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Answers to Frequently Asked Questions about
Open and Affirming

L. G. Piper -- October, 2001 - February, 2002 -- v. 1.12

Note: When reference is made in these FAQ to "gay people" or "gays", we are in fact talking about gay men and lesbian women and people who are bisexual or transgendered. Many people refer to this group as GLBTs.

If you prefer, you can download the ONA_FAQ in pdf format.


General questions on the FAQ

A. Could you quickly summarize the purpose of these FAQ?

There are three sets of issues an individual must consider in developing a position on ONA: sociological, religious and visceral. The first two sets of issues are clouded by myth, but can be resolved by facts. This document tries to provide those. The visceral issues can only be resolved by prayer, but the prayer should be guided by facts, not myths. Thus the point of this document is to dispel common sociological and religious misunderstandings regarding gay, lesbian, bisexual and transgendered people. With new understanding, then, we hope that readers will find prayer more fruitful as they try to remove their own visceral roadblocks to inclusiveness.

B. What is the source of the information in these FAQ?

The information in these FAQ came from the various forums and studies that have been held at our church over the past two years. Some additional information is the result of outside research done by ONA committee members.

C. Who provided these FAQ?

These FAQ were conceived entirely by the ONA committee at the First Congregational Church of Reading, U.C.C. and written up by committee member L. G. Piper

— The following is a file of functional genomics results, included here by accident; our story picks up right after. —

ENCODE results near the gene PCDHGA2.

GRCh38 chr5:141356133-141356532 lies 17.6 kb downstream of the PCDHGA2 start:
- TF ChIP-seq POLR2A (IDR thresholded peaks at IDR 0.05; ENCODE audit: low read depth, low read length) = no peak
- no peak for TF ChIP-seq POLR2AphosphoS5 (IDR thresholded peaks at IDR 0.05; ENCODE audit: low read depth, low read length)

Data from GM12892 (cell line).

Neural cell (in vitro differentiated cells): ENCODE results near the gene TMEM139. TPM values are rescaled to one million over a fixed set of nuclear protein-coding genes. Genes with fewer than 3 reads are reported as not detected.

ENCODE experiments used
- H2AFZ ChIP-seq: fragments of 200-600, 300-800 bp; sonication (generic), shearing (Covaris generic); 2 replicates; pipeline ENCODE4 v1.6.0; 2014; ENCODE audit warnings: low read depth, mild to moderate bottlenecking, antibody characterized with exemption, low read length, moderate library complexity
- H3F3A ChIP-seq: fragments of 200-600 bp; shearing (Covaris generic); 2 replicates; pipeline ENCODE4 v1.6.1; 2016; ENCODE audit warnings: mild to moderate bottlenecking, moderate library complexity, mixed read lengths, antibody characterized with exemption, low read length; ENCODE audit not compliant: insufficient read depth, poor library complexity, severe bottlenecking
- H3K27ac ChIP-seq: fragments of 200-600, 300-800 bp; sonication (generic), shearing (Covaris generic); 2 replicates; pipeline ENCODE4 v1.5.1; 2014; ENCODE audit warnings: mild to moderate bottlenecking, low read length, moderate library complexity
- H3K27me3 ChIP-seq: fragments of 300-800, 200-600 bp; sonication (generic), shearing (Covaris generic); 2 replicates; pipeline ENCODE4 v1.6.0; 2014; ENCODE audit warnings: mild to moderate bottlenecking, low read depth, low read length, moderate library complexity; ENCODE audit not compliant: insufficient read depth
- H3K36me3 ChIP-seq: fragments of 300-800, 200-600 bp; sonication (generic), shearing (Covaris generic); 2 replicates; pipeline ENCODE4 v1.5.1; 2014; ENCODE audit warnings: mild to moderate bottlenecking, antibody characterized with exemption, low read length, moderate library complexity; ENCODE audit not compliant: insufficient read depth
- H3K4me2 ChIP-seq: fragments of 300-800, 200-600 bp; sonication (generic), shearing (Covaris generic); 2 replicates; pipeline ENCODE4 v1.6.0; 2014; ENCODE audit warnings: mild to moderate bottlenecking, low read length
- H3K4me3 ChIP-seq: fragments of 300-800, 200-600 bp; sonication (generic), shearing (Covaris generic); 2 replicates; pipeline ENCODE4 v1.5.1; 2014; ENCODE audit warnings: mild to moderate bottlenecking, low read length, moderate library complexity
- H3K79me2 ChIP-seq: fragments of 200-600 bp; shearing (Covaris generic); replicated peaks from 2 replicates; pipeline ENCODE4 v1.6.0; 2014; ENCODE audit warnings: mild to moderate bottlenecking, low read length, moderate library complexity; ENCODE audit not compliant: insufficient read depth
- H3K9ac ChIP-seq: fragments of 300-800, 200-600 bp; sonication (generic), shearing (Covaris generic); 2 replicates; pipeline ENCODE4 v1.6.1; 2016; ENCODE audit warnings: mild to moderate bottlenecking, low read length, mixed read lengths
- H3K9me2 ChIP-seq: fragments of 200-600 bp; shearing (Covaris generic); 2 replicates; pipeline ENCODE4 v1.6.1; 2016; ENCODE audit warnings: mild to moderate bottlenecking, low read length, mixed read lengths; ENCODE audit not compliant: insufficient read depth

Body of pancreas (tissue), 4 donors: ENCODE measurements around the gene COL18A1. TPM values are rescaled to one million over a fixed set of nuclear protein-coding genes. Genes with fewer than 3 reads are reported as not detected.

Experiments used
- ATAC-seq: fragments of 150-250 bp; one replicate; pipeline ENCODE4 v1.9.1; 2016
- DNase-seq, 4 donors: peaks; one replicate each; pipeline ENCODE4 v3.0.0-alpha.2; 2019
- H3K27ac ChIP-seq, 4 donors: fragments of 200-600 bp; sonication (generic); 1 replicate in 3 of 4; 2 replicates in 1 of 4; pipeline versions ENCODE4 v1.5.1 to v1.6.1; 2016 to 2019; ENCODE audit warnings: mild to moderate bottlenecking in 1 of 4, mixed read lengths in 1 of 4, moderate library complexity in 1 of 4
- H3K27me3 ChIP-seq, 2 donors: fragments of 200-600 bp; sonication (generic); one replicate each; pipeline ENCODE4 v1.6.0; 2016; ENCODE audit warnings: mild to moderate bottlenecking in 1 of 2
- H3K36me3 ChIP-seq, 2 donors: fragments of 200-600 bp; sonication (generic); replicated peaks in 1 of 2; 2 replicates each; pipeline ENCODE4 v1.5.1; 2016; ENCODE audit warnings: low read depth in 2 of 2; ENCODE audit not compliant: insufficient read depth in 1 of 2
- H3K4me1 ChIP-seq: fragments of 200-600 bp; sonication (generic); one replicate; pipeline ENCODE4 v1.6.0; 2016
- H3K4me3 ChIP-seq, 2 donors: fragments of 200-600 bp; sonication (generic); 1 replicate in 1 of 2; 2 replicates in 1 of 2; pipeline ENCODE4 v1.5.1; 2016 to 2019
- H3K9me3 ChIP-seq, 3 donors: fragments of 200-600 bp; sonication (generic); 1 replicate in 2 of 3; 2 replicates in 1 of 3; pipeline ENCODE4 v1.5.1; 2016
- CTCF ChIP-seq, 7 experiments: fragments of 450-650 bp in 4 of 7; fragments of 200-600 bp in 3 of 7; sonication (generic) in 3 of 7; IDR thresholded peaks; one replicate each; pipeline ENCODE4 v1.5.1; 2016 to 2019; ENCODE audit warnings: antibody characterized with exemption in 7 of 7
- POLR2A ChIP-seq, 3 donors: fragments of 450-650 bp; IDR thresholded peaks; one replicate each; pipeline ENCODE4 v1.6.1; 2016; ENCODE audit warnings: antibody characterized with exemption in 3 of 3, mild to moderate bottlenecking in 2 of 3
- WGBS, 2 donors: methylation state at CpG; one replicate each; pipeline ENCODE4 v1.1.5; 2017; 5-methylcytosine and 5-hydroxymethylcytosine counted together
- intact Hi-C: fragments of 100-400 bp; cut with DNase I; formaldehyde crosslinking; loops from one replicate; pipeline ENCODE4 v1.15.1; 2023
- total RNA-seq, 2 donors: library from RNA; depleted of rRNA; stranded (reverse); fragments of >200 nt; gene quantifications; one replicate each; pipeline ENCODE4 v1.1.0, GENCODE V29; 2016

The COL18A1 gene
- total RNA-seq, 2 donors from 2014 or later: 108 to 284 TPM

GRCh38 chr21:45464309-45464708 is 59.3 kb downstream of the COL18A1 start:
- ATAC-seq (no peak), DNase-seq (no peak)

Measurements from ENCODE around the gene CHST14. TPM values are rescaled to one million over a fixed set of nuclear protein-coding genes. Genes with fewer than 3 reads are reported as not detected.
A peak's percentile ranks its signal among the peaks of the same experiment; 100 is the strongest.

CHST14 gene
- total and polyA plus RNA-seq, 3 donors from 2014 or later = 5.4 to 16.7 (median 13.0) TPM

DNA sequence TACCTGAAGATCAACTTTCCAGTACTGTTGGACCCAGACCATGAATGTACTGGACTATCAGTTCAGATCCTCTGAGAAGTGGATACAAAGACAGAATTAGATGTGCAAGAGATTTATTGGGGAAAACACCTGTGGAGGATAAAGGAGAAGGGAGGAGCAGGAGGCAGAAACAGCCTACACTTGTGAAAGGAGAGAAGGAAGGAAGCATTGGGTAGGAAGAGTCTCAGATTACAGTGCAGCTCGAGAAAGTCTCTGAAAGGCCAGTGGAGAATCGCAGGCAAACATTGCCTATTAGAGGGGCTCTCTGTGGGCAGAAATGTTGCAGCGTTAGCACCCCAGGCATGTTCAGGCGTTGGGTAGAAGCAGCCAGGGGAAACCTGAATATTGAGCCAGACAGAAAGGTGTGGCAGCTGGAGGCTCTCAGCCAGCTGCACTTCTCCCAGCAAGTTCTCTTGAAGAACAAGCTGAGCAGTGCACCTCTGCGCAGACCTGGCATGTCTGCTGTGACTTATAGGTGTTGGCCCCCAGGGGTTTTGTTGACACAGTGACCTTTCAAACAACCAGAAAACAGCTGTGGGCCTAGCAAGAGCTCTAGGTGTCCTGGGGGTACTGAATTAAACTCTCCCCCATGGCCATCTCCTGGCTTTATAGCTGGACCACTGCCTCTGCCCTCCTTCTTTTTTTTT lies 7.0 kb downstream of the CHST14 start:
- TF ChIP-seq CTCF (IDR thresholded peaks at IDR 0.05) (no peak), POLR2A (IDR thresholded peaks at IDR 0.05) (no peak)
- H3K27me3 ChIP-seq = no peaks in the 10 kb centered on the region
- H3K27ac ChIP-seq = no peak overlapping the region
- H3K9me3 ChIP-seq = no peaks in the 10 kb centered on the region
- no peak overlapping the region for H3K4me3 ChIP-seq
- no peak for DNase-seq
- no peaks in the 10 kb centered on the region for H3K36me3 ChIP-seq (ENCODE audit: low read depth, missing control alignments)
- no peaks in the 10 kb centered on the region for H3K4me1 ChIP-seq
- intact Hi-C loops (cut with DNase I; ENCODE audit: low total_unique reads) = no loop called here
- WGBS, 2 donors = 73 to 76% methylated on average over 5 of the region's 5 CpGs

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Introducing the topic

1. What are these mysterious letters 'ONA' anyway?

ONA is an acronym that stands for Open and Affirming.

2. What do you mean by Open and Affirming?

In the situation addressed by these FAQ, Open and Affirming refers to a classification and way of being some UCC churches have. Currently, the First Congregational Church of Reading, UCC, is not Open and Affirming.

3. Why do you say our church is not Open and Affirming?

The reason our church is not Open and Affirming is that we have not, as yet, made a public declaration and demonstration of our commitment to be so. To become an Open and Affirming congregation we need to draft and adopt a statement declaring ourselves to be Open and Affirming and, in addition, to model our congregational behavior in such a manner that our declaration rings true.

4. But we don't discriminate; how can you say we're not Open and Affirming?

To be an Open and Affirming congregation, we must explicitly state and demonstrate that we welcome, not just tolerate, but welcome the participation of all people into the life of our church. In particular, we need to be clear that welcoming all people includes those with different sexual orientations and gender identities, that is gay men, lesbian women, bisexual people and those who are transgendered.

5. This ONA business is one of those California things, right?